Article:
Agriculture Secretary Tom Vilsack explained, “Nothing is more important than the health and well-being of our children.” He added, “Parents and schools work hard to give our youngsters the opportunity to grow up healthy and strong, and providing healthy options throughout school cafeterias, vending machines, and snack bars will support their great efforts.”
The Healthy, Hunger-Free Kids Act of 2010 requires USDA to establish nutrition standards for all foods sold in schools—beyond the federally-supported meals programs. The “Smart Snacks in School” nutrition standards, which will be published in the Federal Register, reflect USDA's consideration and response to the nearly 250,000 comments received on the proposal earlier this year.
According to USDA, “Smart Snacks in School” carefully balances science-based nutrition guidelines with practical and flexible solutions to promote healthier eating on campus, drawing on recommendations from the Institute of Medicine and existing voluntary standards already implemented by thousands of schools around the country, as well as healthy food and beverage offerings already available in the marketplace.
Highlights of the “Smart Snacks in School” nutrition standards include:
• More of the foods we should encourage. Like the new school meals, the standards require healthier foods, more whole grains, low fat dairy, fruits, vegetables and leaner protein.
• Less of the foods we should avoid. Food items are lower in fat, sugar, and sodium and provide more of the nutrients kids need.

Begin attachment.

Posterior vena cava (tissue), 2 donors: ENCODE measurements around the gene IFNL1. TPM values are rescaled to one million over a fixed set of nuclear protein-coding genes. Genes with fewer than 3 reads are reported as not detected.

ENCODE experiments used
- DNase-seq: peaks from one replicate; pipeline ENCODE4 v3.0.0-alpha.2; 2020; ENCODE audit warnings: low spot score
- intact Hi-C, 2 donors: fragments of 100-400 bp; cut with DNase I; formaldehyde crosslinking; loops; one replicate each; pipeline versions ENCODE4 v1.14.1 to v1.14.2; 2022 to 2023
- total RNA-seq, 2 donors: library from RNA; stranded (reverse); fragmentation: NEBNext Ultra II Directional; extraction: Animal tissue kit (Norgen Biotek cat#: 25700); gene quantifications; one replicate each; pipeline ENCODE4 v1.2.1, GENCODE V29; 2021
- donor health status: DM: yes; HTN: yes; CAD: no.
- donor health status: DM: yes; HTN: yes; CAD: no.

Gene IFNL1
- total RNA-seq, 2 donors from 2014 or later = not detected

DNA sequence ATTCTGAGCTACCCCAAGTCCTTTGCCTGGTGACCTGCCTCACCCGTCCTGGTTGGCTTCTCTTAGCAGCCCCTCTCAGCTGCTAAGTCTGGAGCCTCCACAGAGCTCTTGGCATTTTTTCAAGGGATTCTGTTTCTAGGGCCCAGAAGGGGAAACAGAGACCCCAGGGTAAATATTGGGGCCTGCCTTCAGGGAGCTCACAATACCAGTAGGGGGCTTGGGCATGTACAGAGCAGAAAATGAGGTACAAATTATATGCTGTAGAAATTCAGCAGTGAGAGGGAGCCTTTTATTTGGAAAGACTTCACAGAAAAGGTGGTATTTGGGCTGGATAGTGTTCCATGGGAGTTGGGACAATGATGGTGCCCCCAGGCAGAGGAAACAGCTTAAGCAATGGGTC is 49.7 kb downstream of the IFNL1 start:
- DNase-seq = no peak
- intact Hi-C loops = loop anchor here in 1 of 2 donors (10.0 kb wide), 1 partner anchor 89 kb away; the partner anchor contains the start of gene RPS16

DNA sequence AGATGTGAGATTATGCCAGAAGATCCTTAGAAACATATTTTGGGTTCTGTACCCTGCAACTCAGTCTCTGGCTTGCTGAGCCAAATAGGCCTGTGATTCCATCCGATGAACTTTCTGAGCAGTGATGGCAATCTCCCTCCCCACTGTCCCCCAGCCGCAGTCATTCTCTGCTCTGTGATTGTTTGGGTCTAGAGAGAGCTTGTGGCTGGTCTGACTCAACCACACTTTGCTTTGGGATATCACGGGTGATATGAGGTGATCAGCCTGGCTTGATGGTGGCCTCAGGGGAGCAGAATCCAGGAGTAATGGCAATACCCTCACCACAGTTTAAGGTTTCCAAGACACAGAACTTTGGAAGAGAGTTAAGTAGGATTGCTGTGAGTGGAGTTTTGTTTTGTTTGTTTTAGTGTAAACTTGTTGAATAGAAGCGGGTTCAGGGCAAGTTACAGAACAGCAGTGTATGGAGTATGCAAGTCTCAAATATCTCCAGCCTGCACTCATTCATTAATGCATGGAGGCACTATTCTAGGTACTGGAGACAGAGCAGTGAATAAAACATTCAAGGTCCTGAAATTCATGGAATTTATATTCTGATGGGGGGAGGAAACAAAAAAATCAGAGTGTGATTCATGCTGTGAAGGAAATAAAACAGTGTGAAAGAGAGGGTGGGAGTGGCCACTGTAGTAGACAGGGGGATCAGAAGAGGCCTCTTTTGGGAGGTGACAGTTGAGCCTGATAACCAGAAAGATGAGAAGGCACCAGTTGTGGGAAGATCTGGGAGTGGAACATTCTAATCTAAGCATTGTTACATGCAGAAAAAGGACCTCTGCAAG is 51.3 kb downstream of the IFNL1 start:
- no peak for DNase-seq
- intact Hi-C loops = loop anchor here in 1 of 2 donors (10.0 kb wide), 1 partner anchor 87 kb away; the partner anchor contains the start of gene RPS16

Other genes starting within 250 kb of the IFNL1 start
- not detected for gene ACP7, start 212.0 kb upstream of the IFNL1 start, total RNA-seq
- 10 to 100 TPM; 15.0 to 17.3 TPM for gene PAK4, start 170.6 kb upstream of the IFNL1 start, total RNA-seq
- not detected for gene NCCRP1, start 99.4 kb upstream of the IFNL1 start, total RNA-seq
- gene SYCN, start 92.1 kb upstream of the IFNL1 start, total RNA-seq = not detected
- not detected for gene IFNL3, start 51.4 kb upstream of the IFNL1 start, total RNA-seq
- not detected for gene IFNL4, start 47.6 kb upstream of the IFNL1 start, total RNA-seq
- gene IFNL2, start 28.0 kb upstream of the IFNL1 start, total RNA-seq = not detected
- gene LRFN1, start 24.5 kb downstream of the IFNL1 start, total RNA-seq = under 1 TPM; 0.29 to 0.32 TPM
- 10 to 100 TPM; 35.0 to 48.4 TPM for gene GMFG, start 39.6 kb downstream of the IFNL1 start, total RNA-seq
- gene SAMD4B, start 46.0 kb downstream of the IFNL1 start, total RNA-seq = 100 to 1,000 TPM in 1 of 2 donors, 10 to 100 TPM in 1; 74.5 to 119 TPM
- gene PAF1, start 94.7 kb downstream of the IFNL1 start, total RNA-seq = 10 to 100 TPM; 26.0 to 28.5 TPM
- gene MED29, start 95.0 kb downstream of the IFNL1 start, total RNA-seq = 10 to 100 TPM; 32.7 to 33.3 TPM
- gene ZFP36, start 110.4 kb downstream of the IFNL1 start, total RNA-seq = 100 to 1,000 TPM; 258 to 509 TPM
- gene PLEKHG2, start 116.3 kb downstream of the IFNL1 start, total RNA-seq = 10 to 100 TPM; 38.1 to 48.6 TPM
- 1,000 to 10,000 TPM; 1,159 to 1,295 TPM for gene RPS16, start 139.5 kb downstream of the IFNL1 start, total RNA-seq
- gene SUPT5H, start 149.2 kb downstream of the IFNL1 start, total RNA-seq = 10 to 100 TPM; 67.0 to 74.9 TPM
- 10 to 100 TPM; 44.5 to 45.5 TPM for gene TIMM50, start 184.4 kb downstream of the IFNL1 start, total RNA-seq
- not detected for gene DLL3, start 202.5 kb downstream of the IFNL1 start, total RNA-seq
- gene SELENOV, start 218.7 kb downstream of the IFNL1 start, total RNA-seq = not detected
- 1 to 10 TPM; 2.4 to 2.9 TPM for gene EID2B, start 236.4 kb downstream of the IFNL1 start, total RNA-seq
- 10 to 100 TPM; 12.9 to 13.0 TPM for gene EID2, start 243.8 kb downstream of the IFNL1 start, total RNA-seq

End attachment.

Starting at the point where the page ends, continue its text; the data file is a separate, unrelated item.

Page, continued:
• Targeted standards. Allowing variation by age group for factors such as portion size and caffeine content.
• Flexibility for important traditions. Preserving the ability for parents to send their kids to school with homemade lunches or treats for activities such as birthday parties, holidays, and other celebrations; and allowing schools to continue traditions like fundraisers and bake sales.
• Ample time for implementation. Schools and food and beverage companies will have an entire school year to make the necessary changes, and USDA will offer training and technical assistance every step of the way.
• Reasonable limitations on when and where the standards apply. Ensuring that standards only affect foods that are sold on school campus during the school day. Foods sold at afterschool sporting events or other activities will not be subject to these requirements.
• Flexibility for state and local communities. Allowing significant local and regional autonomy by only establishing minimum requirements for schools. States and schools that have stronger standards than what is being proposed will be able to maintain their own policies.
USDA cited its focus on improving childhood nutrition and empowering families to make healthier food choices by providing science-based information and advice, while expanding the availability of healthy food. The new nutrition standards are a component of First Lady Michelle Obama's Let's Move! initiative to combat the challenge of childhood obesity.
Like the “Smart Snacks in School” standards, the Hunger-Free Kids Act of 2010 also made way for USDA's MyPlate symbol and the resources at ChooseMyPlate.gov; a $5 million Farm to School grant program enacted in 2012 to increase the amount of healthy, local food in schools; and $5.2 million in grants awarded to provide training and technical assistance for child nutrition foodservice professionals and support stronger school nutrition education programs.